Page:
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U.S. Might End Spying On Allies

Colin Hale |
October 29, 2013 | 10:56 a.m. PDT

Executive Producer

Following a series of embarrassing reports detailing U.S. surveillance of several allied world leaders, the Obama administration is reportedly considering ending programs that monitor foreign leaders.

According to USA Today, a senior administration official said that one option Obama is weighing "is ending programs that monitor foreign leaders," although no "across-the-board changes in policy" have been made. 

ALSO READ | Spain To Meet U.S. Ambassador Over NSA Spying

Several U.S. intelligence programs are under scrutiny after several reports indicated that the NSA had been spying on the leaders of Brazil, Mexico, France, Spain, and Germany, all considered friends and allies of the United States.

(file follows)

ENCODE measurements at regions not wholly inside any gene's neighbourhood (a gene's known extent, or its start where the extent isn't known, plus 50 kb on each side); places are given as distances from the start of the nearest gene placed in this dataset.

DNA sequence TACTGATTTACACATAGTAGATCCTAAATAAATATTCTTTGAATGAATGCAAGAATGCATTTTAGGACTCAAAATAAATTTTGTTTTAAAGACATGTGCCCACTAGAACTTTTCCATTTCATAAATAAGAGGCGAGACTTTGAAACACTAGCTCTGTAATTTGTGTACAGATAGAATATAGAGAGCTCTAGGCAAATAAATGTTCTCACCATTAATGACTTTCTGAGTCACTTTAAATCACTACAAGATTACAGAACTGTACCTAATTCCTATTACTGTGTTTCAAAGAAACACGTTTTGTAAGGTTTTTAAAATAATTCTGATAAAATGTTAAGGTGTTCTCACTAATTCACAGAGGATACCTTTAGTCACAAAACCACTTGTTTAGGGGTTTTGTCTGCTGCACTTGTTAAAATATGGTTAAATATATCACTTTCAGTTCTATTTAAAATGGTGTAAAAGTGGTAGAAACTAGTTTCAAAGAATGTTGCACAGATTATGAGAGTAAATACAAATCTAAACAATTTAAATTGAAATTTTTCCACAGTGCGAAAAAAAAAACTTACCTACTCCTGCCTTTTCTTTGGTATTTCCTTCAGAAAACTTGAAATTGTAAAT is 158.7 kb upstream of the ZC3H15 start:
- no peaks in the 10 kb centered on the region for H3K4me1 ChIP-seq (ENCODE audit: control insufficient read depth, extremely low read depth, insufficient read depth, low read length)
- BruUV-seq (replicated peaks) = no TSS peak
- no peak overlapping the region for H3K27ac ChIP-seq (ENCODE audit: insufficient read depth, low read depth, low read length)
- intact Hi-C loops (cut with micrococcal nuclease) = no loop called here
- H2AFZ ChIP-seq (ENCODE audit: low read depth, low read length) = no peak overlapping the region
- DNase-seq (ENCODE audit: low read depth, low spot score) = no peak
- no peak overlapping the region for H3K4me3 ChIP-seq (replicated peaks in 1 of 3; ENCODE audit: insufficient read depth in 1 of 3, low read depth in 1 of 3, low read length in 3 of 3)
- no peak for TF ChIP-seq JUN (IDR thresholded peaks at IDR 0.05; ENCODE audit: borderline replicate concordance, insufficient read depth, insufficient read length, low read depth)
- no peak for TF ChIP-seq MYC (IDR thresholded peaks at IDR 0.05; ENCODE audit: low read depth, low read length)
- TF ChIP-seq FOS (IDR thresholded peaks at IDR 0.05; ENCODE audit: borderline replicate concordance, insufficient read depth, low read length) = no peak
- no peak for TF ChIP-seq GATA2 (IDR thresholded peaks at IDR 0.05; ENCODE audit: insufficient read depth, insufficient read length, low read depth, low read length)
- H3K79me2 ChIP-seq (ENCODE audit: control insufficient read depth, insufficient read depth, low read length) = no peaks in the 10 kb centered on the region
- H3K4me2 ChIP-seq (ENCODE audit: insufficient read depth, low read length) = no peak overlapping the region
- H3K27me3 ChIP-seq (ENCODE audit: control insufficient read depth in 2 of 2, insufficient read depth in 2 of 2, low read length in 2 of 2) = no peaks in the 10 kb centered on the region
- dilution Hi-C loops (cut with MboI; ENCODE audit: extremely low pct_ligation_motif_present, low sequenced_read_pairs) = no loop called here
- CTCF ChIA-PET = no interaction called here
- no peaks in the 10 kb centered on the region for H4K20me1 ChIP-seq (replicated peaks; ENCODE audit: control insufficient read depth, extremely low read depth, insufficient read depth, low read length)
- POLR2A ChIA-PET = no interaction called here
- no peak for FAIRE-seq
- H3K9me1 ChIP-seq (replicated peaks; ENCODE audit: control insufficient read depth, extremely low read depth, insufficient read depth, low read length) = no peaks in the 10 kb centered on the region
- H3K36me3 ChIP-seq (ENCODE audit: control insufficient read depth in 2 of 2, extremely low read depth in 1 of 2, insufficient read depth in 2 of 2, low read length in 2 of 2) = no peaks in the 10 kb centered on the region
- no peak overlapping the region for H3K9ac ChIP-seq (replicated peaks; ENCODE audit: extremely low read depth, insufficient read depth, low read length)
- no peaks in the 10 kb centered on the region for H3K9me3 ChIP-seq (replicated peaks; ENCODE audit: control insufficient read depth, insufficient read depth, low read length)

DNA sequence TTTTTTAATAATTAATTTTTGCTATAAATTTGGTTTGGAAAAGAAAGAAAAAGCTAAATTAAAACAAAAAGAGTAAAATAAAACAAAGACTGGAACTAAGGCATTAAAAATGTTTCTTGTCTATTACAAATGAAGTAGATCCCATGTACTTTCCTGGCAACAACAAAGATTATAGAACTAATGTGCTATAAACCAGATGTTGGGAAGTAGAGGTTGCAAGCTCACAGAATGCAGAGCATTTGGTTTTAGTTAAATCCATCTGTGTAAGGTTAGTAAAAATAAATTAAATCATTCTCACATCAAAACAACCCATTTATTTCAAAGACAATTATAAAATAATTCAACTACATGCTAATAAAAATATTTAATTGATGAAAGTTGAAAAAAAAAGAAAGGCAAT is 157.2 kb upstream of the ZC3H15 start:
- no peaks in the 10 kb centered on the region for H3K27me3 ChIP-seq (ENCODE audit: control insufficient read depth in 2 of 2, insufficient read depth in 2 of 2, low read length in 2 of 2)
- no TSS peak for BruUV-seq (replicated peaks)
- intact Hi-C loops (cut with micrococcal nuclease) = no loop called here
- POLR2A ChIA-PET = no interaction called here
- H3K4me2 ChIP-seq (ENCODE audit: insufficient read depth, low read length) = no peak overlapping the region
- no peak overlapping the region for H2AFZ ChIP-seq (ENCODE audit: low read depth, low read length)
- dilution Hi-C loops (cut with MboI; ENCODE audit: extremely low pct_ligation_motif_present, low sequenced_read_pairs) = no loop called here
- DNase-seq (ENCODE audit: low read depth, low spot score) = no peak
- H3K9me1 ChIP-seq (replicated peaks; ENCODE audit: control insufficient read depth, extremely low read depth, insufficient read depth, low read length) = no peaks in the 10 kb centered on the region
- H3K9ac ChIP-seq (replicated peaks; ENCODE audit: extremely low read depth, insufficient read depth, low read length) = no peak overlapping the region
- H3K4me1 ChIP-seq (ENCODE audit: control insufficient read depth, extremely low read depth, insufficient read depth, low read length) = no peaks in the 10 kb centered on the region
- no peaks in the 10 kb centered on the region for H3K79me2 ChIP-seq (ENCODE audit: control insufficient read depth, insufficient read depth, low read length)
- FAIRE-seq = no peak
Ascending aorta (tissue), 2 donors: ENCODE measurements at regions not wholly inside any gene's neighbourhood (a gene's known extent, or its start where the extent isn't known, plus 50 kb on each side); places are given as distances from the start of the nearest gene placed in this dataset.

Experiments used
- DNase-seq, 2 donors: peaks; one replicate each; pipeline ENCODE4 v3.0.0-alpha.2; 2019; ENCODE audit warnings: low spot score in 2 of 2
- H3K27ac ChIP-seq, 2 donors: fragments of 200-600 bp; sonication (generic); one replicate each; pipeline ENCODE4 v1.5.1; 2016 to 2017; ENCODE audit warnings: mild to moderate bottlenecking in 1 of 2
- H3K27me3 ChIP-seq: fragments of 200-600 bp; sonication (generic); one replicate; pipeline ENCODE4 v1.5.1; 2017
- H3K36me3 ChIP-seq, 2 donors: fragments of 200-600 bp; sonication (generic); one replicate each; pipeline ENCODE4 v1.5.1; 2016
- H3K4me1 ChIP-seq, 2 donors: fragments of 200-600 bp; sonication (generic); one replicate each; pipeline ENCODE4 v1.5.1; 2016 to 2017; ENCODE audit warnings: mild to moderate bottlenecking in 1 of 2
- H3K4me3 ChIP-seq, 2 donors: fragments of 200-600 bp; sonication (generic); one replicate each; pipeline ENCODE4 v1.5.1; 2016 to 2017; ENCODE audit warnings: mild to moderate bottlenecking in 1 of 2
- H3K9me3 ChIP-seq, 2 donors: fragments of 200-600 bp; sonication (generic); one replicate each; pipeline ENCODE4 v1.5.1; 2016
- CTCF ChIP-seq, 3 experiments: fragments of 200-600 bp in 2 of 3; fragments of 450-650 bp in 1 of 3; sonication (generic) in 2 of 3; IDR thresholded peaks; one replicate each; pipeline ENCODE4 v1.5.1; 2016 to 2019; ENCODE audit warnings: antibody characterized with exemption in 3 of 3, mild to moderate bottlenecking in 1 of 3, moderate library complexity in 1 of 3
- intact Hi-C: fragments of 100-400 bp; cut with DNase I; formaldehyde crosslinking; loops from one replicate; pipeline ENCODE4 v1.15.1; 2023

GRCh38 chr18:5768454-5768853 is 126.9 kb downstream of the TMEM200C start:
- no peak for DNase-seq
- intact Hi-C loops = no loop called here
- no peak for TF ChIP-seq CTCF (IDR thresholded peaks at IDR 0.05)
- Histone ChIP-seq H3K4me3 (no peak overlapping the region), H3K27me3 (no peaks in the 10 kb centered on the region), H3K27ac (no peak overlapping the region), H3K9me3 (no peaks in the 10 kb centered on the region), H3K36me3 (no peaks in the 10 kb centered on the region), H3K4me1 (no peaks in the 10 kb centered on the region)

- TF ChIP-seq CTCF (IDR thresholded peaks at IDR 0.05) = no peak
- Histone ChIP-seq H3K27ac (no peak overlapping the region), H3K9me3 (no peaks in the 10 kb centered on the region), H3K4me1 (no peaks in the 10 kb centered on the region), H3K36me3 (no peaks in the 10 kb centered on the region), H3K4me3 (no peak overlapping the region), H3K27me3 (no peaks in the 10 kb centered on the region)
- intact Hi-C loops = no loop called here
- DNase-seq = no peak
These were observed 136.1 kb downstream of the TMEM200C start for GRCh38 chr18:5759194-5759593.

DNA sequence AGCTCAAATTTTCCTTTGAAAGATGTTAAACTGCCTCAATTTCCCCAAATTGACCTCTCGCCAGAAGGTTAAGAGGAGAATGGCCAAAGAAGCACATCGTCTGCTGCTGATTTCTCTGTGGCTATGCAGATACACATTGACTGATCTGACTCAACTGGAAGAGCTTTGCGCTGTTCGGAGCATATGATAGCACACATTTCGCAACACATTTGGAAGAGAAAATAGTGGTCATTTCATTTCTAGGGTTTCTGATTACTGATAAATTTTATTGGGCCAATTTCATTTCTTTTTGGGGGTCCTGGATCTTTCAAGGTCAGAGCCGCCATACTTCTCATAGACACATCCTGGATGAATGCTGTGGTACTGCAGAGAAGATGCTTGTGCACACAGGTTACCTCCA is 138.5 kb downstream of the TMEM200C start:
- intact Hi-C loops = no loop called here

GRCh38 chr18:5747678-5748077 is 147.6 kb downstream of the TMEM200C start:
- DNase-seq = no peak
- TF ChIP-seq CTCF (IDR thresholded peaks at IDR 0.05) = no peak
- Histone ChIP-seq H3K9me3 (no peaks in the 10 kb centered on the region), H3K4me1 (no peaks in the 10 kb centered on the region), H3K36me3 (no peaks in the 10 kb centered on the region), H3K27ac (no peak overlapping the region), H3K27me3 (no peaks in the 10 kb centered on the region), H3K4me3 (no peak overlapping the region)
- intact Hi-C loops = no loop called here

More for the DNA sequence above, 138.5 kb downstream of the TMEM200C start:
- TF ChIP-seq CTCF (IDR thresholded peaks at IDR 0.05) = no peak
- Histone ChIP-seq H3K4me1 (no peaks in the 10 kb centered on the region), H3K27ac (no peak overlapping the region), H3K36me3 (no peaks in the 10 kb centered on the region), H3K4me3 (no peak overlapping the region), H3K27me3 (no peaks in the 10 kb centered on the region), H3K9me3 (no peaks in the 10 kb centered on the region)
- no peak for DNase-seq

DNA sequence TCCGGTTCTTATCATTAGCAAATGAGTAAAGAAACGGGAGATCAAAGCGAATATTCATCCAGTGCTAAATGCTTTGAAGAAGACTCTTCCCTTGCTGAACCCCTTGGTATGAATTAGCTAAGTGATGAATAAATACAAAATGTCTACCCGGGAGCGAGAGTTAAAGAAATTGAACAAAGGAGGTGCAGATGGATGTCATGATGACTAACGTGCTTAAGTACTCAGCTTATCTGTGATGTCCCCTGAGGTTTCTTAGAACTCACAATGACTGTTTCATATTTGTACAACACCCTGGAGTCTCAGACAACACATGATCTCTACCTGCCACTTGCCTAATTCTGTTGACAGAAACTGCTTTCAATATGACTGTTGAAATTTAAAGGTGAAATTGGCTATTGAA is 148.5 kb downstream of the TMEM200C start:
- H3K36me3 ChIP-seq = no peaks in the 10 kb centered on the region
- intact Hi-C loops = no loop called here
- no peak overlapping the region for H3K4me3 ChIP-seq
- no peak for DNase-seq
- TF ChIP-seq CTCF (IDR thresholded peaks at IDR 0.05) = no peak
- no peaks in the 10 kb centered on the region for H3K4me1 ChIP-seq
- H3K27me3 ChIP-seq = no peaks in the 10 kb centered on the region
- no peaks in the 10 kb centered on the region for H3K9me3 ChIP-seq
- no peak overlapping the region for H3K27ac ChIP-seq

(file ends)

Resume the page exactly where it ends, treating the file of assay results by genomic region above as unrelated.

Brazilian President Dilma Rousseff cancelled a state visit in Washington last month over the allegations, and German Chancellor Angela Merkel has expressed anger over allegations that the NSA has tapped her personal cell phone since 2002.

ALSO READ | Brazil's Rousseff Lashes Out At United States Over NSA Spy Row

Reports on U.S. surveillance efforts have mostly originated from leaks provided by former NSA contractor Edward Snowden, who is now living in Russia. 

The NSA and Obama administration have since denied spying on Merkel's phone. Keith Alexander, head of the NSA, has also denied that Obama was made aware of any spying efforts directed towards allies.

Read more about the NSA's spying efforts at USA Today, Politico, and the Washington Post.

Reach Executive Producer Colin Hale here. Follow him on Twitter.



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